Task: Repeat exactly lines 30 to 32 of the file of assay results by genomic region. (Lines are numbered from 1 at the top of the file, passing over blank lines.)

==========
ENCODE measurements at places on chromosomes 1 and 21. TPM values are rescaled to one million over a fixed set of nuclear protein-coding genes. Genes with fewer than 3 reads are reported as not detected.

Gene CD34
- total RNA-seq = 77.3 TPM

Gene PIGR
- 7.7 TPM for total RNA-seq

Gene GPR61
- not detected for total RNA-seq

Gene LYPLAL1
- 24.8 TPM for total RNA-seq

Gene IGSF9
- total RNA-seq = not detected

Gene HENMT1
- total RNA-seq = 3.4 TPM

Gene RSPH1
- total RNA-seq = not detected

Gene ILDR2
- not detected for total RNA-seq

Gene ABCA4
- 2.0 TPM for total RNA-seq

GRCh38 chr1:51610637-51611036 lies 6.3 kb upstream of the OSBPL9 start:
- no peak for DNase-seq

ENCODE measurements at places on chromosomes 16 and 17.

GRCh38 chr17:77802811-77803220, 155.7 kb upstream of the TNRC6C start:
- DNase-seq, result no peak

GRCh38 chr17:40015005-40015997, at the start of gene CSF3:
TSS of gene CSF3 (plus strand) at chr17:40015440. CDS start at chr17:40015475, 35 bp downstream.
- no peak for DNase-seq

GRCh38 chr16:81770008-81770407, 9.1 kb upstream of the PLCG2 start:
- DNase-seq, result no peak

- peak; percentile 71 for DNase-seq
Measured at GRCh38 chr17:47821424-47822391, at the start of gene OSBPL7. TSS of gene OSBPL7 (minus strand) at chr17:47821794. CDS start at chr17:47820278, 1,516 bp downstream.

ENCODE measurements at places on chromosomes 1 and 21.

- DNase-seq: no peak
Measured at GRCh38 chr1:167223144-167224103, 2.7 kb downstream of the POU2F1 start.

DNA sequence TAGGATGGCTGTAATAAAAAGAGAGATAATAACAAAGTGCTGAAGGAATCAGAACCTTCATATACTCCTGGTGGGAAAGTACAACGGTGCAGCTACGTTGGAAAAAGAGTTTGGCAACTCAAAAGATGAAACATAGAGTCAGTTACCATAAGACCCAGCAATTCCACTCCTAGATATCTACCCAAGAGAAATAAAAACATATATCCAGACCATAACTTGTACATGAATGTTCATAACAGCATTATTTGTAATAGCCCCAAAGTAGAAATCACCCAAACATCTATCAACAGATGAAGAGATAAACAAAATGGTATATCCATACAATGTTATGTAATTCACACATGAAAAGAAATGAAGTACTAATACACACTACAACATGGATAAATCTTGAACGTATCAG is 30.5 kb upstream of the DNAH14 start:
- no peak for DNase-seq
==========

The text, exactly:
- peak; percentile 71 for DNase-seq
Measured at GRCh38 chr17:47821424-47822391, at the start of gene OSBPL7. TSS of gene OSBPL7 (minus strand) at chr17:47821794. CDS start at chr17:47820278, 1,516 bp downstream.

ENCODE measurements at places on chromosomes 1 and 21.